- Includes FREE MP3 version of this album Here's how (restrictions apply)
Save Big On Open-Box & Preowned: Buy "Dvorak: Symphony 6; Scherzo Capriccioso; Notturno” from Amazon Warehouse Deals and save 55% off the $8.99 list price. Product is eligible for Amazon's 30-day returns policy and Prime or FREE Shipping. See all Open-Box & Preowned offers from Amazon Warehouse Deals.
Dvorak: Symphony 6; Scherzo Capriccioso; Notturno
|Listen Now with Prime Music Join Prime||Prime Members|
Dvorak: Symphony No. 6 - Nocturne - Scherzo capriccioso
|New from||Used from|
Frequently Bought Together
Customers Who Viewed This Item Also Viewed
Special Offers and Product Promotions
Top Customer Reviews
So, measured against this seemingly overwhelming opposition, how does the Baltimore team fare? I find these performances absolutely delightful, and hope for more recordings of Dvorak's symphonies from them. The sixth symphony is beautifully played, and Ms. Alsop treats us to glorious sounds from the orchestra, yet, it seems to me, she pays great attention to all of the nuances and details that together make this a superb symphony. Similarly, the Nocturne receives a fine performance. The final work on the CD is the Scherzo capriccioso, Op. 66, and here we come to a discussion point - timing vs. performance. Music critic David Hurwitz (whose opinion I generally respect) calls Alsop's performance "dreary." I disagree profoundly. Certainly, at 15:04, Alsop's timing is the longest of several that I checked, yet to my ears the performance does not drag; on the contrary, she begins crisply, which seems correct to me, and again pays attention to details and brings out the work's lyrical sections beautifully. The fastest performance to which I have access is that by Kosler, who takes 12:55, yet that performance begins languidly; speed isn't everything!
Naxos annotator Keith Anderson's program notes are excellent, as usual, and the sound quality is superb; in my opinion, Dvorak fans can hardly go wrong with this budget-priced CD.
Neumann's recording captures the Czech Philharmonic at the peak of its form. The interpretation may be subdued, but the score's brilliant colors have never come through more vividly. Kubelik had the Berlin Philharmonic, but his stodgy reading and the flat, dull DG sound take his disc completely out of the running. Kertesz has all the joy and lyricism that's missing from Kubelik, and his London Symphony sounds nearly as opulent as Neumann's intrepid band.
Alsop follows in the exuberant footsteps of Kertesz and Leonard Slatkin, whose delightful St. Louis Symphony recording was once available in a limited edition set issued by the orchestra. Her allegros sail along, and she always has a smile on her face--rather like her teacher, Leonard Bernstein. Her tempos are invariably well chosen, and every bar sings. The scherzo could be more incisive, but the blazing finale more than compensates for this minor lapse. The bold sound of the brass in the coda will have you jumping to your feet to shout bravo as the performance ends. The strings seem reedy compared to Supraphon (Neumann) and Decca/London (Kertesz), but otherwise the recording is clean and clear.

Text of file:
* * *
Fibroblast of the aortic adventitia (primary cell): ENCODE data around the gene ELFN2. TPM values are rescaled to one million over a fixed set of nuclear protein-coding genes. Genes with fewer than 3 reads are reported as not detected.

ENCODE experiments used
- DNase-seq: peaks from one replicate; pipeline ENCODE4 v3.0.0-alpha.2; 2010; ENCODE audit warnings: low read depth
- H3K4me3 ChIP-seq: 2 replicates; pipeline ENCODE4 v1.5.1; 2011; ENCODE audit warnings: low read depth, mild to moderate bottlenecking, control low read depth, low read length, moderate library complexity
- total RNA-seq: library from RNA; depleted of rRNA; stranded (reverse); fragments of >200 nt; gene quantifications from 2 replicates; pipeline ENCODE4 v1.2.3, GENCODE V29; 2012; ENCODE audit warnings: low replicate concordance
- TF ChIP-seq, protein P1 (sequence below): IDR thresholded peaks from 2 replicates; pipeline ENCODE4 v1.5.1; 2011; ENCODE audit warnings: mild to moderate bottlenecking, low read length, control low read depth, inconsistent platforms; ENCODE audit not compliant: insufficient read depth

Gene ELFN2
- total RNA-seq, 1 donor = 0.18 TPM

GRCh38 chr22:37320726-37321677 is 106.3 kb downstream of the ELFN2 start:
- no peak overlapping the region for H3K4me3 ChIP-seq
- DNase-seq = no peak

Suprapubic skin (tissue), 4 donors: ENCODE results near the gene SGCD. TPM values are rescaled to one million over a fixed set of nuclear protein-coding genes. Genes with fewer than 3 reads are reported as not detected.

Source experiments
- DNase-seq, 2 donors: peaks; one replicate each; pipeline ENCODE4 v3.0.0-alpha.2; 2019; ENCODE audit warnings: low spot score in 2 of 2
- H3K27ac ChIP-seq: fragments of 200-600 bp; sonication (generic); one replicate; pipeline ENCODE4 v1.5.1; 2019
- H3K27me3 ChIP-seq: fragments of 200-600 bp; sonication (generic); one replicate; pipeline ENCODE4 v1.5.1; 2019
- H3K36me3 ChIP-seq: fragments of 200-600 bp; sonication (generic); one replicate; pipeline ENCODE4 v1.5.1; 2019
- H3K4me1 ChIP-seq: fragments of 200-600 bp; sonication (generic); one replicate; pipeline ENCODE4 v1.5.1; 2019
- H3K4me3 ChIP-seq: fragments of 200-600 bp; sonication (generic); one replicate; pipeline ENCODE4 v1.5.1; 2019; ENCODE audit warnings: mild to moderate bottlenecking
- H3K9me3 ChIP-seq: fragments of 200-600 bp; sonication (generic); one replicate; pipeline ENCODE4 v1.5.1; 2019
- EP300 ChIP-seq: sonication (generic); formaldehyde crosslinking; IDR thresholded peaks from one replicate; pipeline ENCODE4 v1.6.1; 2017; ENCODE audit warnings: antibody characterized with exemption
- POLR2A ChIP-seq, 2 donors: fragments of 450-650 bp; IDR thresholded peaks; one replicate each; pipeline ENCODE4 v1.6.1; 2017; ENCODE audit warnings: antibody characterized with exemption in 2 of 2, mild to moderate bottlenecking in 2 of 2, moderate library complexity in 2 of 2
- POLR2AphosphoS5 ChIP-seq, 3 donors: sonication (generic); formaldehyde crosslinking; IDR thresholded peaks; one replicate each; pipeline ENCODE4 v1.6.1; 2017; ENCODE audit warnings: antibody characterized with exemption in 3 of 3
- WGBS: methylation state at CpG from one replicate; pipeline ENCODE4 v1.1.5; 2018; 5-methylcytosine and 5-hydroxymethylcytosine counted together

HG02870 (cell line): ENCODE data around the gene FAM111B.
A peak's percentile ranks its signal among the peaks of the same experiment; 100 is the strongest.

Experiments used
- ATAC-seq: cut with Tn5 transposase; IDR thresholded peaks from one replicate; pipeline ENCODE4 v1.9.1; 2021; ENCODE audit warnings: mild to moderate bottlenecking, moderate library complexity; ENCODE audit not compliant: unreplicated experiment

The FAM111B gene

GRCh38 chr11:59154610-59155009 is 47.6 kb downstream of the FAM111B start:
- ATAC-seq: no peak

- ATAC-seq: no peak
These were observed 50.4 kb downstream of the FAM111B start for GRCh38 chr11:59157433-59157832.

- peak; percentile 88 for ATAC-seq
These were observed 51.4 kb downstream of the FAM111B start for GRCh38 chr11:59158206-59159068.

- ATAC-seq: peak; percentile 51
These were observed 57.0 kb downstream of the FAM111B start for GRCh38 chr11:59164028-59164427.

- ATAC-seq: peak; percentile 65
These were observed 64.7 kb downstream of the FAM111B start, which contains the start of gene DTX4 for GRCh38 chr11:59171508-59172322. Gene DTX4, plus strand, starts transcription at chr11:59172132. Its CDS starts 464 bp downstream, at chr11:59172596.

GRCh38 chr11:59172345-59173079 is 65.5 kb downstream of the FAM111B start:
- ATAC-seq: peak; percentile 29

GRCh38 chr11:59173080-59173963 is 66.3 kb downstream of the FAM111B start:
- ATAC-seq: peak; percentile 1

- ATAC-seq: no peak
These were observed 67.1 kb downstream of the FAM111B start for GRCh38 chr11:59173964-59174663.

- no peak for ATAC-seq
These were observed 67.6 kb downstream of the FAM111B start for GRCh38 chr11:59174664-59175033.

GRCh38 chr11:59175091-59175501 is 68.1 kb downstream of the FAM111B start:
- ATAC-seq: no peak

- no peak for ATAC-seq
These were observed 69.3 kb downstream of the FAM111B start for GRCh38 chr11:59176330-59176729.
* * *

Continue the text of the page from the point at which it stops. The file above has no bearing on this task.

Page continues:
The "Scherzo capriccioso" is quite similar in style to the Sixth Symphony, alternating joyous outbursts with richly lyrical writing. Alsop's performance is every bit as charming as Neumann's. (Was his delightful Nonesuch LP ever issued on CD?) And her Nocturne is quite touching, if not nearly as languorous or intense as Neumann's heart-rending reading.
Overall, though, this is a splendid introduction to these three great scores at a super bargain price.
Alsop hasn't got much competition, then, certainly not in such good sound. The Baltimore Sym. plays with commitment, and the woodwind and brass balances are impressive. Still, I can't call this an outstanding recording. Alsop tends to lose energy in the first movement and fails to lean passionately into the soaring second theme. The Adagio goes well altogether, with lovely solo contributions from the first horn and oboe. The syncopated Scherzo, marked Presto, should rollick more; this is an unbuttoned furiant, a fast rustic dance. The buildup in the finale from the initial mood of anticipation to the full-throated outburst of the main theme is handled somewhat timidly. In fact, if this reading has an overall flaw, it's absence of risk and passion. But on it's own terms this is a pleasing performance. The major filler, Scherzo capriccioso, falls into line with the same pluses and minuses.
In the interest of fairness, this recording was named an Editor's choice in the Gramophone (a publication I don't treat with undiluted reverence).
Most Recent Customer Reviews
We heard this symphony on a local PBS station. We wanted a copy, and were pleased to find this version by the Baltimore Symphony; a nearby orchestra. Read morePublished on December 23, 2012 by Fannish
I had not heard the Sixth. I have several recordings of the 9th, and wanted to hear an earlier essay by the composer. The Sixth is very Brahmsian and European in outlook. Read morePublished on March 26, 2011 by A reader